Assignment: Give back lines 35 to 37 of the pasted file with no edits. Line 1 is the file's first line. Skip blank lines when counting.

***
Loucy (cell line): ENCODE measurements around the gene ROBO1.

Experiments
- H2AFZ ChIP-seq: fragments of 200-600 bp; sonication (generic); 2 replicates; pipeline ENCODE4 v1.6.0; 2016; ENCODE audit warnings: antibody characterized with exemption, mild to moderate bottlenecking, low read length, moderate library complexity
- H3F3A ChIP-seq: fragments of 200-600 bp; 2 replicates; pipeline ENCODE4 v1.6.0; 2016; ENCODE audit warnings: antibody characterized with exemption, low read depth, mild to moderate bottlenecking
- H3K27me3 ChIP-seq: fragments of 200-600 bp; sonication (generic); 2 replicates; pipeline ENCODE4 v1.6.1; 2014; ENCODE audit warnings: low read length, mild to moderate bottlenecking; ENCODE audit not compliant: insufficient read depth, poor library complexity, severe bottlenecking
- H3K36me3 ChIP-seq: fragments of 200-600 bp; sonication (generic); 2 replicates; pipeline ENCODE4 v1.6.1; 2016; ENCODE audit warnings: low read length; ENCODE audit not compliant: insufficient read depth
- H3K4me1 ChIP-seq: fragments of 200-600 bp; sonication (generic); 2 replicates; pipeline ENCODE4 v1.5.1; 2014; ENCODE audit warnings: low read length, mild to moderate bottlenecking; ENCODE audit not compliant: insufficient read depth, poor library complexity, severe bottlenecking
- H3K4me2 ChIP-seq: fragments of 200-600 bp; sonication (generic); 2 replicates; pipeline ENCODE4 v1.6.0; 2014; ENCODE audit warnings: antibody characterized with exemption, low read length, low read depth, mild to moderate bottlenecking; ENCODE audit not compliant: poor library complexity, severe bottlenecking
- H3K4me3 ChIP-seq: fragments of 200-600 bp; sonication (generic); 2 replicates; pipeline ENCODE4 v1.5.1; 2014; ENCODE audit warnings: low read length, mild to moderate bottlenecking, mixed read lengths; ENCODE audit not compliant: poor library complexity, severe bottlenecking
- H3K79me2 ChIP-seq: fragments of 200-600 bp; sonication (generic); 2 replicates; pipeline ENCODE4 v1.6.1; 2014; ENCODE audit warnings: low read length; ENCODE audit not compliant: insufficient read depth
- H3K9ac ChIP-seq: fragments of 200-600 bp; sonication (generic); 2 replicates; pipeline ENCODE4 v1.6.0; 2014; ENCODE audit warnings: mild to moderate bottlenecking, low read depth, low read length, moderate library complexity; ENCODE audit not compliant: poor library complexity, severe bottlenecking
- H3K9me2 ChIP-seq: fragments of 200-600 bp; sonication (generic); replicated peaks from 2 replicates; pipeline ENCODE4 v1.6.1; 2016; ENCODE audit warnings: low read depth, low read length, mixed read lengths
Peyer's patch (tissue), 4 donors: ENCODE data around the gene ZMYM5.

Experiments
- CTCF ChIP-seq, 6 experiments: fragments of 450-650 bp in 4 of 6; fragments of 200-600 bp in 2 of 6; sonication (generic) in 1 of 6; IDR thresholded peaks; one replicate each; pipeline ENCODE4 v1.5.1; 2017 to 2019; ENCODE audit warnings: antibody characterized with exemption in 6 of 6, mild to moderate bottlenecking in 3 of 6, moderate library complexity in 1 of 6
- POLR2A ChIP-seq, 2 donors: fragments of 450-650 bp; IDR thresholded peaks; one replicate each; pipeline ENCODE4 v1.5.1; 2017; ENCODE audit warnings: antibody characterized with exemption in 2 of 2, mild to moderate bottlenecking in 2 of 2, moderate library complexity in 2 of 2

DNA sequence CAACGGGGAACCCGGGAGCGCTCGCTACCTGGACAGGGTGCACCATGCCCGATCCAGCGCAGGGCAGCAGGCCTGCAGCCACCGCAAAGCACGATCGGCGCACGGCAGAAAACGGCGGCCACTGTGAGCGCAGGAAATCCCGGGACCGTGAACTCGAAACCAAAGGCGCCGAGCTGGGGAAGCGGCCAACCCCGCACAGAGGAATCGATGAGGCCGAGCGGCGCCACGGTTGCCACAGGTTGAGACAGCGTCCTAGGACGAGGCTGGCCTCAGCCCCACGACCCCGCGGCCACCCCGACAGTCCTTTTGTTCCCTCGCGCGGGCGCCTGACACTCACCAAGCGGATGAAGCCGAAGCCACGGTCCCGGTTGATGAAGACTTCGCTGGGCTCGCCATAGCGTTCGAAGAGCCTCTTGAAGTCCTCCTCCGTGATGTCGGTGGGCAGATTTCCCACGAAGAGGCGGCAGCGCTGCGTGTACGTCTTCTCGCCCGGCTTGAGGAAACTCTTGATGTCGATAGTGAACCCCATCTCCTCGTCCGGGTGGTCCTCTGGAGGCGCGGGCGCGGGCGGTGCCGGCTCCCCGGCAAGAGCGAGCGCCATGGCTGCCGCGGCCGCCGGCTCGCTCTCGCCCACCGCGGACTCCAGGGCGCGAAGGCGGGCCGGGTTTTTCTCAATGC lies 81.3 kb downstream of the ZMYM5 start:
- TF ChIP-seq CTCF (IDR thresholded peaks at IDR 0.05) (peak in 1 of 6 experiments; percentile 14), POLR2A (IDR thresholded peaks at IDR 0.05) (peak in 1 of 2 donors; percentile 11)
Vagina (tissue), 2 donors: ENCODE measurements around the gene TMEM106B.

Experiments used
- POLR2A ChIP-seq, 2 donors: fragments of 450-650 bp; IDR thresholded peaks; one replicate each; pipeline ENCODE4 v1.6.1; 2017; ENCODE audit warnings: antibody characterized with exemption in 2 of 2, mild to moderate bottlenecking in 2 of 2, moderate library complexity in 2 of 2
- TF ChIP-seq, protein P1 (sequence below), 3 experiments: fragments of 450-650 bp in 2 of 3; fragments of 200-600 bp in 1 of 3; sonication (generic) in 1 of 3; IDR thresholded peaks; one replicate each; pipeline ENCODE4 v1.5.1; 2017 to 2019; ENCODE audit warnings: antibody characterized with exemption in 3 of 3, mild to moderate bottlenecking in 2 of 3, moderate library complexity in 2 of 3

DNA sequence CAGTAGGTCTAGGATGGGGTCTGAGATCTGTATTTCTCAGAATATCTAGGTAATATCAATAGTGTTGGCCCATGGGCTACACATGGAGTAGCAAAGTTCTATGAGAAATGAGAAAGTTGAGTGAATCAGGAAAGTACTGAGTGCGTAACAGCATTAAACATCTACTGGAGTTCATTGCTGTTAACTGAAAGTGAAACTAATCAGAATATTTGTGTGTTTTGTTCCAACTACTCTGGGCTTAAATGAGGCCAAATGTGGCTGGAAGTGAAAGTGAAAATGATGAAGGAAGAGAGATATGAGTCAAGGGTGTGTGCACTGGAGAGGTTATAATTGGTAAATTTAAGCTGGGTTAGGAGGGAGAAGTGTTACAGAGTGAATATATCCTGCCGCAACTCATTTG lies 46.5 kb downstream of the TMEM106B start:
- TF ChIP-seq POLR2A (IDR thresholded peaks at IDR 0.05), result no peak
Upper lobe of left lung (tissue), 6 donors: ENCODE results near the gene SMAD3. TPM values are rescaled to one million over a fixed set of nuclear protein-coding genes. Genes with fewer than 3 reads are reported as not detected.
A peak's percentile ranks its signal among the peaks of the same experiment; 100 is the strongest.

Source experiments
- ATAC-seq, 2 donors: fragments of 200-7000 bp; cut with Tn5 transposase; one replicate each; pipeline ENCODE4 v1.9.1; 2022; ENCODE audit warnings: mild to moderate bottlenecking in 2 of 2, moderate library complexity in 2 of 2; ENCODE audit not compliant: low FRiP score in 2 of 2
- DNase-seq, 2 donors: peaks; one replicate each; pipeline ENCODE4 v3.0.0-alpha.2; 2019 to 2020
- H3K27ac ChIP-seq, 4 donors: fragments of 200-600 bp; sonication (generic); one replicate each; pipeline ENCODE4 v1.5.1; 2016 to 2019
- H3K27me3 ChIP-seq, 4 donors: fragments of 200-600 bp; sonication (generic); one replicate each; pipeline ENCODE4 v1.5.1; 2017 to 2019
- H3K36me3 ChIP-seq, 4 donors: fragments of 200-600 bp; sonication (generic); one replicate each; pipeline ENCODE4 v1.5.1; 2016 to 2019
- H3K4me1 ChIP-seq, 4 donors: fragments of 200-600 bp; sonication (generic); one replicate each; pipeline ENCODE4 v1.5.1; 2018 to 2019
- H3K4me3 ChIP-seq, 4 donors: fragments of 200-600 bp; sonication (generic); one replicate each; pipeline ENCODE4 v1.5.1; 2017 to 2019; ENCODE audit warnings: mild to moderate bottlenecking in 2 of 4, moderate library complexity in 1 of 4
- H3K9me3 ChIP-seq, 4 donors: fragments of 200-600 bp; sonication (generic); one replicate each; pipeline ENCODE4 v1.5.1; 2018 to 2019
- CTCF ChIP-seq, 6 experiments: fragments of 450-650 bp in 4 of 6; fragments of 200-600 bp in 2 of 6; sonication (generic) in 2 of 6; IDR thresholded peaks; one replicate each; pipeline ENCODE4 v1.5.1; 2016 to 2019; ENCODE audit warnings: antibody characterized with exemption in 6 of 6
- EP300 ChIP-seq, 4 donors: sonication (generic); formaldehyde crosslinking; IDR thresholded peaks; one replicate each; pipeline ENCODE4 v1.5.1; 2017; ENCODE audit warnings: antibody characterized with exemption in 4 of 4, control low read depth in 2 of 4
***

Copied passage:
- H3K9me3 ChIP-seq, 4 donors: fragments of 200-600 bp; sonication (generic); one replicate each; pipeline ENCODE4 v1.5.1; 2018 to 2019
- CTCF ChIP-seq, 6 experiments: fragments of 450-650 bp in 4 of 6; fragments of 200-600 bp in 2 of 6; sonication (generic) in 2 of 6; IDR thresholded peaks; one replicate each; pipeline ENCODE4 v1.5.1; 2016 to 2019; ENCODE audit warnings: antibody characterized with exemption in 6 of 6
- EP300 ChIP-seq, 4 donors: sonication (generic); formaldehyde crosslinking; IDR thresholded peaks; one replicate each; pipeline ENCODE4 v1.5.1; 2017; ENCODE audit warnings: antibody characterized with exemption in 4 of 4, control low read depth in 2 of 4